A doll on the counter. Fluffy sleeves, blank face. An evil about it, like a knife glinting on a table during an argument. Askance in a small wood chair, looking at me. I ask my wife about it.
"It's from my mother," she says. "A gift. An antique porcelian doll."
"Are those tears?"
She nods yes. She knows where this is headed.
"Why the hell would you send a crying doll to a kid?" It wells up inside me, the irritation. If I were driving, the light would have just turned red but the slow car in front of me makes it through.
She touches my shoulder with warm and slender fingers. There is a softness in her that I want.
"Can the eyes close?" I ask, subdued.
"Well, put it in her closet. Make sure the eyes are closed and it's facing the wall."
She wants to know why the eyes need to be closed if it's facing the wall.
"To keep the evil spirit inside. I can't believe she sent this glamorization of grief to my daughter. It's an overblown, depressive action figure. And it's filled with evil."
She grabs the doll and makes it lunge at me. Monster sounds from her. Her teeth flash.
My kiss goodbye a little dry.
Work. The sentence doesn't need much of anything else. That's what it is. The mail lady brings me a brown box. Her face cold as a librarian's. Her skin the color of an elephant hide. She moves with a resigned air like the motions of her day are already known and all she must do is encounter them. They arrive for her like packages and I suspect most of them pass her without an unwrapping. She'll note who gets what and feed the gossip. Mr. K- receives his mens magazines up here, I've heard her whispering in the breakroom, so his wife doesn't find out. They arrive in flat, brown packages. My Henry used to get them too, so I know. She touches her chest. I think she meant to touch the area of her heart, but she chose the wrong spot.
She hands me my box and looks down at me through her glasses. A black hair curls in her right nostril. Books: Rusty Barnes, Breaking it Down; Tao Lin, Eeeee Eee Eeee; Michael Chabon, The Amazing Adventures of Kavalier and Clay. No Musil. Damn. Musil has to come from a used bookseller. Elongated shipping times. I'll hit up Rusty Barnes during lunch. Heard good things about his book.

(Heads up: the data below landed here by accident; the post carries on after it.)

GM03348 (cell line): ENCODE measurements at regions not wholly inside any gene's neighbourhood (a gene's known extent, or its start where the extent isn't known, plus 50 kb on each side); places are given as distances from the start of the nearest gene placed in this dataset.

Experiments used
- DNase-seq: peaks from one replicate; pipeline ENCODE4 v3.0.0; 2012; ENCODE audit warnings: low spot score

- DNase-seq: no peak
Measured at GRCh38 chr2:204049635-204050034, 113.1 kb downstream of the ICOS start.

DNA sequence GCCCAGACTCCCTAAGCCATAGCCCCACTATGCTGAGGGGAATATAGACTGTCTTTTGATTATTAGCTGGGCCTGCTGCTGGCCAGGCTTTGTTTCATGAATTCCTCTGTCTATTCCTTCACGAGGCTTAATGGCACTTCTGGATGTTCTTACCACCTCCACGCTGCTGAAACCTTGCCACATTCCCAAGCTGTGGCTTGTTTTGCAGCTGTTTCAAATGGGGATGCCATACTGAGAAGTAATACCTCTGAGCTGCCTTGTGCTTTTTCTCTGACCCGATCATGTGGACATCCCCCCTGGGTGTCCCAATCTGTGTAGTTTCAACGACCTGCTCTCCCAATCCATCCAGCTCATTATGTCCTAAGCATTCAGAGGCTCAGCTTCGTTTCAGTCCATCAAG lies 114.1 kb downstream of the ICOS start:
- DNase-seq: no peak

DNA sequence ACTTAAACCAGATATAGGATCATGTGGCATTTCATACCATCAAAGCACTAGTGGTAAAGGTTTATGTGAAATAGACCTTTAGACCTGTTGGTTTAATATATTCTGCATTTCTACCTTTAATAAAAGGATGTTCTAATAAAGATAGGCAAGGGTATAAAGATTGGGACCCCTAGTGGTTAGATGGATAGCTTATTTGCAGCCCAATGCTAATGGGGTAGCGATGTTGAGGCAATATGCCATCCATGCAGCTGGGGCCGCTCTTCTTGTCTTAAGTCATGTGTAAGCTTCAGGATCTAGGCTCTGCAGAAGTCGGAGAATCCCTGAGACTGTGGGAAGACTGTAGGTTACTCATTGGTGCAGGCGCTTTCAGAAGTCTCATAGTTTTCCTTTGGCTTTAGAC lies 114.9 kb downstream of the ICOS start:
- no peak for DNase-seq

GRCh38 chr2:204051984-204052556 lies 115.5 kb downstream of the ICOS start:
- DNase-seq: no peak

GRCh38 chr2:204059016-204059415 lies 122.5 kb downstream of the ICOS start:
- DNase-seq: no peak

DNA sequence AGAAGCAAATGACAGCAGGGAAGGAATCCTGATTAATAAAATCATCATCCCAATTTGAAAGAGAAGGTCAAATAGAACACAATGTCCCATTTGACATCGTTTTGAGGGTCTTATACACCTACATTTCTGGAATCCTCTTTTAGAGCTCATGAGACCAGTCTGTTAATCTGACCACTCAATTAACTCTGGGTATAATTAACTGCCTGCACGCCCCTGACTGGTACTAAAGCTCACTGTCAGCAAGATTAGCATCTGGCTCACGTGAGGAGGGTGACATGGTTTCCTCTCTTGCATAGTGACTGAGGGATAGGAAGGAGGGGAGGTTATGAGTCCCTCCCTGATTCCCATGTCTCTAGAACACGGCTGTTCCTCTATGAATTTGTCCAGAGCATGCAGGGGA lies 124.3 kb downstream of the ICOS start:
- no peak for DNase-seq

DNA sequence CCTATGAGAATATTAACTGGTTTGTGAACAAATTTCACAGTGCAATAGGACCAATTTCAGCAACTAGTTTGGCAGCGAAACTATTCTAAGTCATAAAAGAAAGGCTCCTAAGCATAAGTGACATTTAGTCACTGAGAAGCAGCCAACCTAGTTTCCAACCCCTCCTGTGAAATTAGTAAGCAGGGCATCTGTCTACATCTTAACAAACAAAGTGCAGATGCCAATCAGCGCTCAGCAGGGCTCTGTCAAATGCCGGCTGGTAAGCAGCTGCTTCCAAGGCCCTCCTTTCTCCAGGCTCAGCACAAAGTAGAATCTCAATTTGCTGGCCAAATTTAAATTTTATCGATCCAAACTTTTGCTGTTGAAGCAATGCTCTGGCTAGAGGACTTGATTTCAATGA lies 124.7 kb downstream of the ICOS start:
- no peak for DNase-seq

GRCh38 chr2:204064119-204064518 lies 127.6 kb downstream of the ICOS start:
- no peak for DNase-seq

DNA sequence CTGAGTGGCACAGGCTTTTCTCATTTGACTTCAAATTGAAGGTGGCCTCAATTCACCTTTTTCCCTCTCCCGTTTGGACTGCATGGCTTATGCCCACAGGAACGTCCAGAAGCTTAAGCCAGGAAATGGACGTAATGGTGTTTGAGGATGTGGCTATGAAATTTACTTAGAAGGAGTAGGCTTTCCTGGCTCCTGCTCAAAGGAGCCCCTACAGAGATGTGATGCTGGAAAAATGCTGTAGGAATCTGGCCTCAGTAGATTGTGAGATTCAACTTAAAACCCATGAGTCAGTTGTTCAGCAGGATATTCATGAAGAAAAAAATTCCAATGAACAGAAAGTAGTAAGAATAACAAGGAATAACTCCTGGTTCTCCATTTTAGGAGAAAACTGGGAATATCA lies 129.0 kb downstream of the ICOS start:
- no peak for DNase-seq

Dolls bother me. Someone will freeze an emotional moment and cast the expression of it into the face. A horrible torture to be caught in a singular moment without an escape, without the welcome gradient ache of hurt or the bright pop of a decompressed laugh. It is the stasis that makes them eerie. Even the slowest old man still moves. The skin around his eyes still smooths or wrinkles in a sort of paper amazement at the breast boinging onto the television screen. I can't imagine that the doll's eternal moment is blissful. The absence of time and the unleavening of existence is supposed to enlighten, lift...there is no word, I guess. For a moment to be lifting, it must lift against something, raise, move, strive. A doll is content. Artifice. The people who make them are purveyors of shallowness and fakery. They ship from the same factory that spits out 29 cent ball point pens, another scourge upon humanity.
Look at me here, shaking my cane.
I worry what'll happen tonight. Perhaps a breeze will moan in the bathroom vent. I'm certain there'll be a creak. There's always a creak. Worry brings with it a sharpness to many details. Edges rise, glints flare into the curve of teeth. I'll get up to turn off the TV, because my wife will have forgotten. I push the button. Heat spills into the air through the grill on the back. The light on the screen fades slowly and draws in a darkness. A red ball wobbles on the floor. The cat stops by the dark window, fur rising. Skin pulls back from sharp claws. I approach the window cautiously. It'll be the doll outside, I know. Don't let it be the doll. I'd scream like a little girl.
A rustle. Leaves shake. Something just ran through the bushes there. My blood jumps. The cat growls. I grab a flashlight and shine it though the window. Most of the light is reflected back into the room. I move the pale yellow circle of the flashlight on the ground, searching. The yellow light reveals leaves, dirt, the evaporator unit for the ac, twigs. A slow buttery pass over a paw, orange eyes. Another rustle. Claws scrabble across the gravel on the driveway. It's leaving. The cat's tail deflates. I plop on the couch and smooth the fur. A purr rumbles up under my palm. I shine the flashlight around the living room, reveal the dark corners. Every inch that I move the light swells a fear of porcelain eyes.